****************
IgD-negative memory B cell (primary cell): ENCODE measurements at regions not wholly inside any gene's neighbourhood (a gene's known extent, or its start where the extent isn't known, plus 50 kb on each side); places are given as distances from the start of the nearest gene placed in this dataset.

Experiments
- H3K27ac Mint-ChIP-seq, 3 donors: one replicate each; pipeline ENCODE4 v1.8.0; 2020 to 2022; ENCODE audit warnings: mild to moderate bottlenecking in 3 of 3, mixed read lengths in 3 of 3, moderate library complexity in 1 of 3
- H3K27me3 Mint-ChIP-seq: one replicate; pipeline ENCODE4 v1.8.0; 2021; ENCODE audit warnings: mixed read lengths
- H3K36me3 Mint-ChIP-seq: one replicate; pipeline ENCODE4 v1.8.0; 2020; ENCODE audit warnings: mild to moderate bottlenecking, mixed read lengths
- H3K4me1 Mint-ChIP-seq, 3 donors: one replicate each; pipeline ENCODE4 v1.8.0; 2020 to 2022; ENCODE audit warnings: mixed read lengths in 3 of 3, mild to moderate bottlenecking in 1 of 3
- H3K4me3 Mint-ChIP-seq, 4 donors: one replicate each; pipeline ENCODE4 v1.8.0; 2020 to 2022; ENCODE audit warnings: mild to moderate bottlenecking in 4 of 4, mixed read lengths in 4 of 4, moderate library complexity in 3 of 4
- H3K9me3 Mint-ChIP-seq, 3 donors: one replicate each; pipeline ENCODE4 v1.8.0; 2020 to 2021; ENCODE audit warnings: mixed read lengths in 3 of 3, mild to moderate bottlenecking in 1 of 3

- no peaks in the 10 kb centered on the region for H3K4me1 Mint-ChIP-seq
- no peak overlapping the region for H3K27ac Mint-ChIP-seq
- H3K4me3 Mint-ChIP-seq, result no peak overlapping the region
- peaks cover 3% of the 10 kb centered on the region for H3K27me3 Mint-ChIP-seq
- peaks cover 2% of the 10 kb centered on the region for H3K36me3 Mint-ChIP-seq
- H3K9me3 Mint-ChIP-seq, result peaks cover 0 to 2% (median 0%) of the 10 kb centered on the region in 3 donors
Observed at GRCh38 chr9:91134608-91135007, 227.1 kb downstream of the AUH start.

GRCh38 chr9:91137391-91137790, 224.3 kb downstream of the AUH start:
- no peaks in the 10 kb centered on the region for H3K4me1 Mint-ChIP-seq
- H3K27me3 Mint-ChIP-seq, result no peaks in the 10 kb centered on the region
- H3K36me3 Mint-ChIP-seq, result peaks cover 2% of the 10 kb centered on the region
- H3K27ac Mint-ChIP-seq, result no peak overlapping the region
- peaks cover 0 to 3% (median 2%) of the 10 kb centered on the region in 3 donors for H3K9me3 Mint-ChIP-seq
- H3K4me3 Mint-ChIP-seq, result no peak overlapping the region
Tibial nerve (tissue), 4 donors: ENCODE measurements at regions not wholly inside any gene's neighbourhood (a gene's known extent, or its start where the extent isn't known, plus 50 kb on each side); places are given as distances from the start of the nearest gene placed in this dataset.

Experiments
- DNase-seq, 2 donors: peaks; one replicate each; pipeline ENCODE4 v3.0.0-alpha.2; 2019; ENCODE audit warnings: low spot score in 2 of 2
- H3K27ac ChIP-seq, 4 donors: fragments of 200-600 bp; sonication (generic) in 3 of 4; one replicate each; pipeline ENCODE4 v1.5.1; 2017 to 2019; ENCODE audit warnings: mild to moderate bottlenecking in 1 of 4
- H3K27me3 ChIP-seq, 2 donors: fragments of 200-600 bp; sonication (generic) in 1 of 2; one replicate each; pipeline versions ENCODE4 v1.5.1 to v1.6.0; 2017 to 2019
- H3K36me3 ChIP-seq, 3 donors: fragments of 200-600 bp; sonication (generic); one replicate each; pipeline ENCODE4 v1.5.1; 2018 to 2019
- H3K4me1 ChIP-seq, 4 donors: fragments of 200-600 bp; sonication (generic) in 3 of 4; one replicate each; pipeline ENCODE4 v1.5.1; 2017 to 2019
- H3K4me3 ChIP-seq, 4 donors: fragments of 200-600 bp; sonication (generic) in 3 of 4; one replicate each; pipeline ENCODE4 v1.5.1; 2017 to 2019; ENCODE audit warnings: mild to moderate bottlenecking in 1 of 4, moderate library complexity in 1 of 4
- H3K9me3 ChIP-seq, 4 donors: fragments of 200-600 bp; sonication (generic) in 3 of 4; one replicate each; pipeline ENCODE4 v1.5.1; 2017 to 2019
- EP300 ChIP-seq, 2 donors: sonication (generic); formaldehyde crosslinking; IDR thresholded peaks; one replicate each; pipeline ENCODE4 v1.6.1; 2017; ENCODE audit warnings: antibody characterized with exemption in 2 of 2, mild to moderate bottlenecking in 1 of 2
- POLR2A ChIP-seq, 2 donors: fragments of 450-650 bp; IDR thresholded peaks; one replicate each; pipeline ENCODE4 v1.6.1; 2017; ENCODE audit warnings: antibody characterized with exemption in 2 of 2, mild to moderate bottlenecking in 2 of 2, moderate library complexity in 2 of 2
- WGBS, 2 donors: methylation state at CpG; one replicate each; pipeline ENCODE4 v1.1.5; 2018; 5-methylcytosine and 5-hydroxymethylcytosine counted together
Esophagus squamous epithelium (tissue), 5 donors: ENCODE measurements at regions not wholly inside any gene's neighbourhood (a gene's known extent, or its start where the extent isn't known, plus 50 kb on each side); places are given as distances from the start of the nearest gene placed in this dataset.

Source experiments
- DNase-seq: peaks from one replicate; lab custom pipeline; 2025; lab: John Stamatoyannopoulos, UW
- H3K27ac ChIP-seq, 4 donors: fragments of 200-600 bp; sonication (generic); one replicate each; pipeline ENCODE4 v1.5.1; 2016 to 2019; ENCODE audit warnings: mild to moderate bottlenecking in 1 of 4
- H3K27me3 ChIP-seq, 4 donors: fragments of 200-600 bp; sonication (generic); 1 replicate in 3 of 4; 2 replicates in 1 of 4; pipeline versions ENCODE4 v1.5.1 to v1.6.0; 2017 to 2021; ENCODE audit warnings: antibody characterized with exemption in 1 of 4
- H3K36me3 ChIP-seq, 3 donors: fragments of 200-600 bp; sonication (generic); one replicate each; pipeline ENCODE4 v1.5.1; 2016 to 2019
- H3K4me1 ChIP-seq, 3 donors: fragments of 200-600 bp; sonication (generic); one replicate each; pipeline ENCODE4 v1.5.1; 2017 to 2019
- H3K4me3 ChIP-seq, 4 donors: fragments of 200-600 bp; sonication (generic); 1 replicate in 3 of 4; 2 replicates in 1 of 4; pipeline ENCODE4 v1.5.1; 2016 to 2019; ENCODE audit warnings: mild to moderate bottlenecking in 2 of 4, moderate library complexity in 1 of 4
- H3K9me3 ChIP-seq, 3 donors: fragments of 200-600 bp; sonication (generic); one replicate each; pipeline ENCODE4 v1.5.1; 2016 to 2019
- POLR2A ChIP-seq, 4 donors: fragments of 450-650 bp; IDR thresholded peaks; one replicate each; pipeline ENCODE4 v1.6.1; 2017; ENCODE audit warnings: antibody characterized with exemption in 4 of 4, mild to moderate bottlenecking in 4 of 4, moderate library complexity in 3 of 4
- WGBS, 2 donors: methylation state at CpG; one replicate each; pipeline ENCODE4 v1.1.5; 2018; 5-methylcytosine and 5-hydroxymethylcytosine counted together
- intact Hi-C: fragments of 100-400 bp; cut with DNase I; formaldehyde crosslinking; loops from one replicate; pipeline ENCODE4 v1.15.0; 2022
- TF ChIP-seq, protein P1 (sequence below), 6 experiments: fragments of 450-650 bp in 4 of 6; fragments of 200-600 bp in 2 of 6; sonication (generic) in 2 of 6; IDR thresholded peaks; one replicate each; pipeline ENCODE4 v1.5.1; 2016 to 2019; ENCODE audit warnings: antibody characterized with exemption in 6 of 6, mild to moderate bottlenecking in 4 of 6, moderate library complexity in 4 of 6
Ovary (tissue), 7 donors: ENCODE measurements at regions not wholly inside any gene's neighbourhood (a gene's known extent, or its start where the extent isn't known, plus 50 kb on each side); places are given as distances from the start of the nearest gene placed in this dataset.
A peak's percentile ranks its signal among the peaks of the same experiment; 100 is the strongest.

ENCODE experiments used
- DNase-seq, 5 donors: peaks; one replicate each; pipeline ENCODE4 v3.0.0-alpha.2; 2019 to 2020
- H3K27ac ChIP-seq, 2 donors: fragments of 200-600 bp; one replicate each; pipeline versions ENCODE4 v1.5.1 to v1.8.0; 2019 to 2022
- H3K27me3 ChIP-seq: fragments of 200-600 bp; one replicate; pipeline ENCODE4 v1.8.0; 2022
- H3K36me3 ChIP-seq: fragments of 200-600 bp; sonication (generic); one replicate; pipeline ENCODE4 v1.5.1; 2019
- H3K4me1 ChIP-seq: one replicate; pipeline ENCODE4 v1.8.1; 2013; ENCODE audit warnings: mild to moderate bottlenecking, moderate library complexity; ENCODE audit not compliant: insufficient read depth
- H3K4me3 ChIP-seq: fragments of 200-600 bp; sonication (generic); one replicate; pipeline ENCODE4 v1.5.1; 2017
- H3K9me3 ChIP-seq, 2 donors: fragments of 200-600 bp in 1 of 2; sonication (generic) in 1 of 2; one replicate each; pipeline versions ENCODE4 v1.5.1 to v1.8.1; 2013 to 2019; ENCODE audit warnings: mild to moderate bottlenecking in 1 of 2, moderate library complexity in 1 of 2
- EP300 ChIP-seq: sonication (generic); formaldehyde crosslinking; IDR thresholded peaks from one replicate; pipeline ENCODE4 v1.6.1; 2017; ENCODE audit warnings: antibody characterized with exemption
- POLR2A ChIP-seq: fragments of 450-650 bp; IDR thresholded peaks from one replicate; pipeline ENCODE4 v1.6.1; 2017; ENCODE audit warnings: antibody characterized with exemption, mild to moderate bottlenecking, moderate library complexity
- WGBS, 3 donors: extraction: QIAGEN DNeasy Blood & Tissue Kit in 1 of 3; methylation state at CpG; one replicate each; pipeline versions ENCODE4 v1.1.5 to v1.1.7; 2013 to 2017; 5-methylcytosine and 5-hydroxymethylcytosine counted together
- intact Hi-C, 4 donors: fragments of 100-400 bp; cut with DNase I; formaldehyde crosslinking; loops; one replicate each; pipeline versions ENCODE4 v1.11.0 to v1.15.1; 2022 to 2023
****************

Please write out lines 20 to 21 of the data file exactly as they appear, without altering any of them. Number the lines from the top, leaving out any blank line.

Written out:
- H3K27ac Mint-ChIP-seq, result no peak overlapping the region
- peaks cover 0 to 3% (median 2%) of the 10 kb centered on the region in 3 donors for H3K9me3 Mint-ChIP-seq